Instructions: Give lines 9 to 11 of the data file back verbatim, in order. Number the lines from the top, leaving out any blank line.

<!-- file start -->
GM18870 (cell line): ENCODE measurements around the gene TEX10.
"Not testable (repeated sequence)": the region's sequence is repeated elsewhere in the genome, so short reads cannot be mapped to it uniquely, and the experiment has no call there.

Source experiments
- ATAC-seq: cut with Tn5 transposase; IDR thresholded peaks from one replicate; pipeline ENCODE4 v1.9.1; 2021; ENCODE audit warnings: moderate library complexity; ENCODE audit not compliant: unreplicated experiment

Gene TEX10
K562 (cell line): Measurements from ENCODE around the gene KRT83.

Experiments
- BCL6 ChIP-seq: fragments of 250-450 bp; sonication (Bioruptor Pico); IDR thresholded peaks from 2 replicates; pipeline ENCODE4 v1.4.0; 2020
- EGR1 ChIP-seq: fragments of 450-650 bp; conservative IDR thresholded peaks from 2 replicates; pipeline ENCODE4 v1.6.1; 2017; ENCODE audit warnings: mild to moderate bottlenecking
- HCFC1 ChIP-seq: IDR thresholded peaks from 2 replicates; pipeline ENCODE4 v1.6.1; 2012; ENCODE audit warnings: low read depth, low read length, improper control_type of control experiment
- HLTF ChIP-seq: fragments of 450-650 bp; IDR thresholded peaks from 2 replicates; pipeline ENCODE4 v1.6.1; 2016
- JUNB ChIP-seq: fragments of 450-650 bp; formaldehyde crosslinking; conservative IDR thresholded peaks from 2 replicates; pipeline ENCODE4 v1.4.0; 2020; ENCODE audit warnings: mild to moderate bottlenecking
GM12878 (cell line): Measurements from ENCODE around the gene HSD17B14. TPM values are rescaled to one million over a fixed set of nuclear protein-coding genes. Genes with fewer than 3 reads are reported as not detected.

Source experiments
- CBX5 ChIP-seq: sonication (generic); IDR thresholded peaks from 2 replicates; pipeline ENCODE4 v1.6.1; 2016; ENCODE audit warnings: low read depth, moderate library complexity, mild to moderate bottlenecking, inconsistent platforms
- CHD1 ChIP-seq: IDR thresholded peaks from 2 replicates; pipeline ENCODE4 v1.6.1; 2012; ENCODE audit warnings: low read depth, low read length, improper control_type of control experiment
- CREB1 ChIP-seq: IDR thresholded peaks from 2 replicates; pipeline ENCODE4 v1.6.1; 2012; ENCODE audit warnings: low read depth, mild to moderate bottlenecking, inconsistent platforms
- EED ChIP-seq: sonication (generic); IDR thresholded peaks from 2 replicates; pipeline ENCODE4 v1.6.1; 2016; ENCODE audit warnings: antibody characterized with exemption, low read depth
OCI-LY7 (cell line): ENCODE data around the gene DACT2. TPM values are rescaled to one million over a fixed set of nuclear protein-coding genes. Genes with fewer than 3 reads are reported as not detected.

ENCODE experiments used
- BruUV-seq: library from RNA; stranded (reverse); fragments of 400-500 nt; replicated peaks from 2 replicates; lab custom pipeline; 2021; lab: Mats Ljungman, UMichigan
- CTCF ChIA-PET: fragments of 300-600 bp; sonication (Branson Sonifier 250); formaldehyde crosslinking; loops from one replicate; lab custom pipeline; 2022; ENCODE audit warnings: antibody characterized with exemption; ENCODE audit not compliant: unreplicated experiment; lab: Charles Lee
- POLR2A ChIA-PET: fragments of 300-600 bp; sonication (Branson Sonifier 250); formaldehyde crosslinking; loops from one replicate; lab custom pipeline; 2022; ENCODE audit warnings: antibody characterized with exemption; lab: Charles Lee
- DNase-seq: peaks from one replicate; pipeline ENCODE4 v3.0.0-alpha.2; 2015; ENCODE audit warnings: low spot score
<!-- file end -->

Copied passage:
- EGR1 ChIP-seq: fragments of 450-650 bp; conservative IDR thresholded peaks from 2 replicates; pipeline ENCODE4 v1.6.1; 2017; ENCODE audit warnings: mild to moderate bottlenecking
- HCFC1 ChIP-seq: IDR thresholded peaks from 2 replicates; pipeline ENCODE4 v1.6.1; 2012; ENCODE audit warnings: low read depth, low read length, improper control_type of control experiment
- HLTF ChIP-seq: fragments of 450-650 bp; IDR thresholded peaks from 2 replicates; pipeline ENCODE4 v1.6.1; 2016